Hackers, drugs, weapons, live streamed torture and illegal porn. The dark web is easily reduced to a cliché. It’s a bad place where bad people do bad things, usually while wearing hoodies and hunching over a laptop in an eerie room. But there’s something more to the dark web. So much more. It’s one of the few online places where the real promises of the internet — freedom, anonymity, privacy — are, for the most part, still intact.
The dark web is designed to allow people to browse with complete anonymity. Websites are set up so that their locations are unknown and they don’t show up in search results. Anyone who has the address of a dark website can visit it — providing they’re using the right kind of browser, while the identities of the website owner and its visitors stay hidden.
This anonymity however is a double-edged sword. On the one hand, the privacy afforded by the dark web creates the perfect hiding place for criminals to operate, from buying and selling stolen credit card information to plotting terrorist attacks. On the other hand, for plenty of people, including those in marginalised communities or people who live within authoritarian regimes, using the Internet anonymously is a matter of survival, avoiding intrusive surveillance that aims to ensure complete obedience to authority.
Join us at this interactive event for an educational thrill as we delve deep into the dark web and understand its promises and threats in person.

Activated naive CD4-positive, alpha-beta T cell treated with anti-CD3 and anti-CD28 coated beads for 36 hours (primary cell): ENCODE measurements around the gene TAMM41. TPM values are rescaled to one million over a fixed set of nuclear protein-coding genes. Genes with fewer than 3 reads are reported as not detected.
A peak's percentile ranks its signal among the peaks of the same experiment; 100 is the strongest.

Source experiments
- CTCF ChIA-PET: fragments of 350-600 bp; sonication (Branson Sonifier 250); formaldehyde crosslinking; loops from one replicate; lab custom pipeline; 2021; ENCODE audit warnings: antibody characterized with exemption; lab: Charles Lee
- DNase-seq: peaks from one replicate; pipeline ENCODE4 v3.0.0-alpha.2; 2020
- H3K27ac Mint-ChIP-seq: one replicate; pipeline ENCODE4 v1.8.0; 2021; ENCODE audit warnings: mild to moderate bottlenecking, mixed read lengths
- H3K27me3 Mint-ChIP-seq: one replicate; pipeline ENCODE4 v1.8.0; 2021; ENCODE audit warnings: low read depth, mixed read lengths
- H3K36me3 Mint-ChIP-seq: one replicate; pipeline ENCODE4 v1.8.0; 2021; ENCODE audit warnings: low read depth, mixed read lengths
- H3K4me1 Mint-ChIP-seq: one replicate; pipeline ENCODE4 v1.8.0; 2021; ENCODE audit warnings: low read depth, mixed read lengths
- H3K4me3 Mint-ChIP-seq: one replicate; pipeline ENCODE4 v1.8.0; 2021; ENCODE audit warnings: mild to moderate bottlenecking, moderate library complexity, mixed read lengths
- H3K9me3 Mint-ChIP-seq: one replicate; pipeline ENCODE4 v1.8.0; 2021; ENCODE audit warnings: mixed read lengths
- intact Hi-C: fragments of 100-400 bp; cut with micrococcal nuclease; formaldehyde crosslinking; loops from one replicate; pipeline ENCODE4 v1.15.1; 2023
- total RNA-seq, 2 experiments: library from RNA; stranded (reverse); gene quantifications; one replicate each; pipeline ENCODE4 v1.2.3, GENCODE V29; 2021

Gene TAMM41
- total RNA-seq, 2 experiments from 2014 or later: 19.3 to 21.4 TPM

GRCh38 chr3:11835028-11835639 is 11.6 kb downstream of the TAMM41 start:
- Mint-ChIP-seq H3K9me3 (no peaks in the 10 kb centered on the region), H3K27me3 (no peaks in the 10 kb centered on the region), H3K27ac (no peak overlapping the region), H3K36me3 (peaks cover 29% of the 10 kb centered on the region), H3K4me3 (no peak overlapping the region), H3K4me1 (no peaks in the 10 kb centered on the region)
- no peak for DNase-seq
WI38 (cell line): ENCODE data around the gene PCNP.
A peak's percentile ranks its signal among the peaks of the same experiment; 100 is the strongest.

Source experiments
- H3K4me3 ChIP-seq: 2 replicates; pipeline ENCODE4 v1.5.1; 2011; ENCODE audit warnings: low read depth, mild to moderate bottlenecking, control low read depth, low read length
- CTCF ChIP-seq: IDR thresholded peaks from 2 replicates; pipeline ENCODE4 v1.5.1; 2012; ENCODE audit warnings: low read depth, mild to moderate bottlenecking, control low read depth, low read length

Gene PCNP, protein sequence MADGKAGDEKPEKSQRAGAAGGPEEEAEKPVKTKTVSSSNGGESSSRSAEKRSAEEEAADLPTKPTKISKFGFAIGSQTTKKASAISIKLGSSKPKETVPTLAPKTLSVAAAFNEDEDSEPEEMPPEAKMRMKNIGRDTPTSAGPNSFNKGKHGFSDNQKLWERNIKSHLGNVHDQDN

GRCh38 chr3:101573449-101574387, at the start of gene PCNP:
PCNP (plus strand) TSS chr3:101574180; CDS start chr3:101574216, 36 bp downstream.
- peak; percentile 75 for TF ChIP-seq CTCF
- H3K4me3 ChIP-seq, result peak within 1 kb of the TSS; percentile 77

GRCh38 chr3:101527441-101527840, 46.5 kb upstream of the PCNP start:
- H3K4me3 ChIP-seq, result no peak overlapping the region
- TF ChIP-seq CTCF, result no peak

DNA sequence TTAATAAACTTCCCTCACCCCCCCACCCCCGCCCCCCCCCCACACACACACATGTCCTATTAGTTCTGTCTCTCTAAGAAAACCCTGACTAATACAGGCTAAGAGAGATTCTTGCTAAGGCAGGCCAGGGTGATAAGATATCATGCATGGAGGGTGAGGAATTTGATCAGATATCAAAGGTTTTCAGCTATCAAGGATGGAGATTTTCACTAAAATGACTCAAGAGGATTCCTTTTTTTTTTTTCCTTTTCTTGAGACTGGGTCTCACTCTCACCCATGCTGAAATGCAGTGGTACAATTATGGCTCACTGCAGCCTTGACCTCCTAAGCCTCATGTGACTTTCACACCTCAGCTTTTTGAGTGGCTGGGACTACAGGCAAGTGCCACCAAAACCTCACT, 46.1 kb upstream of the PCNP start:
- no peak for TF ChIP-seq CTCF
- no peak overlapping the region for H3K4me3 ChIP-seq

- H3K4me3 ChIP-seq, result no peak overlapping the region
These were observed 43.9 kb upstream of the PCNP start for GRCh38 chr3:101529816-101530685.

This event is free and open to the public with limited seats available.
Oh, and do bring your own laptop along if you want to.
Light refreshments will be served.
Leonhard is an expert on Bitcoin, information security and online privacy. He has a background in statistics and economics, is a contributor to Forbes and currently serves as President of the Bitcoin Association in Hong Kong. Whatever questions you may have about the dark web, or Tor, you can ask Leonhard.
ABOUT DIGITAL ADVOCACY 101
This disruptive series will explore how technology is transforming the human rights advocacy space, discuss whether this radical transformation is in fact the best way forward, and remake the case for innovation in the human rights space.
Most of all — this series will explore how citizens, activists and organisations alike can take advocacy to a whole new level using tech. Hear from distinguished figures across governments, businesses, and civil society, as well as innovators, entrepreneurs, critics and connoisseurs and learn how to up your advocacy game through these fun, savvy and informal events.